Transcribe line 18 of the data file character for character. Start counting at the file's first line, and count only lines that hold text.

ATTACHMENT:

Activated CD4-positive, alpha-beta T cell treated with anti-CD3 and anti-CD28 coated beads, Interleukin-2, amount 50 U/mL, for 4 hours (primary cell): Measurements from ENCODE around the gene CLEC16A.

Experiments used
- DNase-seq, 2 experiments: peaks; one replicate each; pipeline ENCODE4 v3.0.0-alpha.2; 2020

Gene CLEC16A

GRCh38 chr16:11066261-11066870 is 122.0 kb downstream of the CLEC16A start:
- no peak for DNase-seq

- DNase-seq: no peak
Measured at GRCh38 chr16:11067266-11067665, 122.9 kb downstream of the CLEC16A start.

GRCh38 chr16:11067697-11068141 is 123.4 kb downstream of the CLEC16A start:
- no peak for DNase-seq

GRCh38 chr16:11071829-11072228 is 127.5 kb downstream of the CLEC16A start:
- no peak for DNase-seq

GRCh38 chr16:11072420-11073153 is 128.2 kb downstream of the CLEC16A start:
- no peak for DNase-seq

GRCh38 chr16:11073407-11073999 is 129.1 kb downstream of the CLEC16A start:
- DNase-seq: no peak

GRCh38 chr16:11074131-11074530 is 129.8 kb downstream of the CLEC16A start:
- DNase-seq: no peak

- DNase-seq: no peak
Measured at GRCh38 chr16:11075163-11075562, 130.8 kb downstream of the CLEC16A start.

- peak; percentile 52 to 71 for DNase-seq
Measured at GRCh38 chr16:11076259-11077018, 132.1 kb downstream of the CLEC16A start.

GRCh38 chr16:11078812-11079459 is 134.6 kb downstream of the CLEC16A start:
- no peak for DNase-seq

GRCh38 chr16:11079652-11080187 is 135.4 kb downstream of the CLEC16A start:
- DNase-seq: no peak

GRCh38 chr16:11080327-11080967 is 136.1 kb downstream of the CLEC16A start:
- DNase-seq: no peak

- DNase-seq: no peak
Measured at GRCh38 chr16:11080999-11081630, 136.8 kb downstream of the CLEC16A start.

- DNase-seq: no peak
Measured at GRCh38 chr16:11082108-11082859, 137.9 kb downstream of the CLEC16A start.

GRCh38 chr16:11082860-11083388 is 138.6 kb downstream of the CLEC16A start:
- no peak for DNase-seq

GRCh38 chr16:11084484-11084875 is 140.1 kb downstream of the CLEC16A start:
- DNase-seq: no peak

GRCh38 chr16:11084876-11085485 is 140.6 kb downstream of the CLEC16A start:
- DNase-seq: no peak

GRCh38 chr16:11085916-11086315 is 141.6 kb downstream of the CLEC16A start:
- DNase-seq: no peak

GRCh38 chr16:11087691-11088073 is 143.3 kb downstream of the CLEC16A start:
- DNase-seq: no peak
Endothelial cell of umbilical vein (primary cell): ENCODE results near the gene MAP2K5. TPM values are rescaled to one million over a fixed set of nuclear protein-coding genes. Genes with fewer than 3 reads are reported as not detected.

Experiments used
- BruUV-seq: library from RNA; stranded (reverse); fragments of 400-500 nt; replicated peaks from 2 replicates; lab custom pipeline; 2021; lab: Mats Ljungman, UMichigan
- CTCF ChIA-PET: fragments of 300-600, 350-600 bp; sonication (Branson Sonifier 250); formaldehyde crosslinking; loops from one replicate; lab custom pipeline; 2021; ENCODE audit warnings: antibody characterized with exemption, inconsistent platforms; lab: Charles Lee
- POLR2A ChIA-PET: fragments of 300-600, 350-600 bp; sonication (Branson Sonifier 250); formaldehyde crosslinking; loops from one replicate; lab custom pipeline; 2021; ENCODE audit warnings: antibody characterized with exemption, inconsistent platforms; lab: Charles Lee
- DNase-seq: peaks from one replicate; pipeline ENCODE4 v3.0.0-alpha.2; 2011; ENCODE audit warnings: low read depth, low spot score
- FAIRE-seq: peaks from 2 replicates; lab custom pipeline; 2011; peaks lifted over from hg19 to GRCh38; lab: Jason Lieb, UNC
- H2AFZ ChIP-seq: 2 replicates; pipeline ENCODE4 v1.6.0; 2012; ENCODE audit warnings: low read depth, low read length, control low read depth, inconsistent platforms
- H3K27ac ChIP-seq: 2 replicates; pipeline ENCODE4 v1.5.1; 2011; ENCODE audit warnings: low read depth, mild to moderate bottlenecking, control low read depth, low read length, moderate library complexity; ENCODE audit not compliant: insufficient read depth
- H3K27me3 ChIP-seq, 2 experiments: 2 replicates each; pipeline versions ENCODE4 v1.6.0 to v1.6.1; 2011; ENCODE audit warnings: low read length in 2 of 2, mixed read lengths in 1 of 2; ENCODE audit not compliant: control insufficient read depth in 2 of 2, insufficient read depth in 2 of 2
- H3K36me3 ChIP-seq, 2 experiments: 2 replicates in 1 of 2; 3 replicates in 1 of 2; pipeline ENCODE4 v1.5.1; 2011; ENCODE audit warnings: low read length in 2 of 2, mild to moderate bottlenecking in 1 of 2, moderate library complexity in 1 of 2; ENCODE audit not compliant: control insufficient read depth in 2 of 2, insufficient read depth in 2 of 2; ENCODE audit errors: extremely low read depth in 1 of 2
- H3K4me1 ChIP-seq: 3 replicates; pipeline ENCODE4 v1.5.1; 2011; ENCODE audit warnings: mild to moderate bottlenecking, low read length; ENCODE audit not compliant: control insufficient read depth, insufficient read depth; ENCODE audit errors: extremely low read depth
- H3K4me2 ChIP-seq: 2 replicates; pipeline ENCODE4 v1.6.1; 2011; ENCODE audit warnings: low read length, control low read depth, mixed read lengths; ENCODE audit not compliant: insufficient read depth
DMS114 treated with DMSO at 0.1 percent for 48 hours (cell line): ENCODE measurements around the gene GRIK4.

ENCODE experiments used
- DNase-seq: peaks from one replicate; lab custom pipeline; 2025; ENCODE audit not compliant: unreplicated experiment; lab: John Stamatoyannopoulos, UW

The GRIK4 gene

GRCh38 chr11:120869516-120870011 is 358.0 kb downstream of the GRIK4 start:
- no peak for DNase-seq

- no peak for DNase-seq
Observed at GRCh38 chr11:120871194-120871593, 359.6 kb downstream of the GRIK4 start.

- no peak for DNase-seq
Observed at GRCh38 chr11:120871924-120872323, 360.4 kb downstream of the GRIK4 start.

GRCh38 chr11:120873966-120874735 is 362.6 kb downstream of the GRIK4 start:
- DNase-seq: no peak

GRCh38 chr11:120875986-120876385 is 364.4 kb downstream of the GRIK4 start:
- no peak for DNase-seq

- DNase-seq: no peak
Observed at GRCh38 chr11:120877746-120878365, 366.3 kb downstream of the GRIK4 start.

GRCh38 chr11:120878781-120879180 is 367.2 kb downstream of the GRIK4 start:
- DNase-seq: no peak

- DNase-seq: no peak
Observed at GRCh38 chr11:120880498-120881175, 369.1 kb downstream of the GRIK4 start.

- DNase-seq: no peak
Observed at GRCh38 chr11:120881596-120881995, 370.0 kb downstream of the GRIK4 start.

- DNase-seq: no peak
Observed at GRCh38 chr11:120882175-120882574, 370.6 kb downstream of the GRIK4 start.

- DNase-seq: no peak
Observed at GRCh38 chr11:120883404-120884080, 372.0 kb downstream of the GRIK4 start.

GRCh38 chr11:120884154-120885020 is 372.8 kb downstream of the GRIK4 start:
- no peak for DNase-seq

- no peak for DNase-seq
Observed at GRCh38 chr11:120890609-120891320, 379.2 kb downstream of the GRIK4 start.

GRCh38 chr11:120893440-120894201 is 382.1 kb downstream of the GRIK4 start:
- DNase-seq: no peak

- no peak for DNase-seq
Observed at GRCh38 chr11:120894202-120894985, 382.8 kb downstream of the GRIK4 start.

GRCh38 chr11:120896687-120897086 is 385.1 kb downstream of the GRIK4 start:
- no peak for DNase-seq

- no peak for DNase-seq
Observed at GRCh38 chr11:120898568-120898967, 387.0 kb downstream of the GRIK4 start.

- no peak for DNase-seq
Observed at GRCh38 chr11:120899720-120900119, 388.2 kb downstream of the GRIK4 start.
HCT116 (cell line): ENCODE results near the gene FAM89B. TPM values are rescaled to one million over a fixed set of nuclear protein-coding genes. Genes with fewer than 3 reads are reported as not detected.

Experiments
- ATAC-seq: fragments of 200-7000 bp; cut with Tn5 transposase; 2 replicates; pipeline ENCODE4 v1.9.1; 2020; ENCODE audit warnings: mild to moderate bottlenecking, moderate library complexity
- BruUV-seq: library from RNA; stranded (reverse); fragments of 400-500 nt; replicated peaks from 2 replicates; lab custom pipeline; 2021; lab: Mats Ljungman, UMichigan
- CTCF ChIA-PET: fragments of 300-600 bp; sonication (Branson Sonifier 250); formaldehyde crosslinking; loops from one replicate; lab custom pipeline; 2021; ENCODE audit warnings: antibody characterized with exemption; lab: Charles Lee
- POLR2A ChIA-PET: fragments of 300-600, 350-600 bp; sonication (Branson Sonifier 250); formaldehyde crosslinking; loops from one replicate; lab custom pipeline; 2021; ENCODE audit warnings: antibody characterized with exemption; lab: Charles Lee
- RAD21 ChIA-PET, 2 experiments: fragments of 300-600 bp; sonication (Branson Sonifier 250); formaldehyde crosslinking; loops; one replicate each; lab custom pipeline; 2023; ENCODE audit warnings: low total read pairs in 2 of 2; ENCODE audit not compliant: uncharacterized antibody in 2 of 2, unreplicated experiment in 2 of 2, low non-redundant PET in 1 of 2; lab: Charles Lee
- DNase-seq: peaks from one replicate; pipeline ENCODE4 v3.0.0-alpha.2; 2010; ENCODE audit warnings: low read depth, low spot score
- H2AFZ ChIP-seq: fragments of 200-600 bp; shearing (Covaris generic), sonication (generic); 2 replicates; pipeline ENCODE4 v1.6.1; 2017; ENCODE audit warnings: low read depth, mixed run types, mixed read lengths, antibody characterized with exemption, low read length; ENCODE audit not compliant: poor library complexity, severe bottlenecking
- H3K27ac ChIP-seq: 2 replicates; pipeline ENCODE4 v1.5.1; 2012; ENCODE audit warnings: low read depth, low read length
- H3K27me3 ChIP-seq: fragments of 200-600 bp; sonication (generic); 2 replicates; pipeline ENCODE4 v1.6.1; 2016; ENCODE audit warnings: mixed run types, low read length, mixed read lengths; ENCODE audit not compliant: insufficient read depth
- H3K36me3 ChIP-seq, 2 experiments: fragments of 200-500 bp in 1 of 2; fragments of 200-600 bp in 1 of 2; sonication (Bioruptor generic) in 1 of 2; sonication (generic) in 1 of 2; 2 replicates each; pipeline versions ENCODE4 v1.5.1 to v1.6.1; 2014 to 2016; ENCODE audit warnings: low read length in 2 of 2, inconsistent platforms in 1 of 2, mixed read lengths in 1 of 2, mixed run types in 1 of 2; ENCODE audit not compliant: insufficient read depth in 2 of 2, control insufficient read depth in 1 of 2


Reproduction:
- DNase-seq: no peak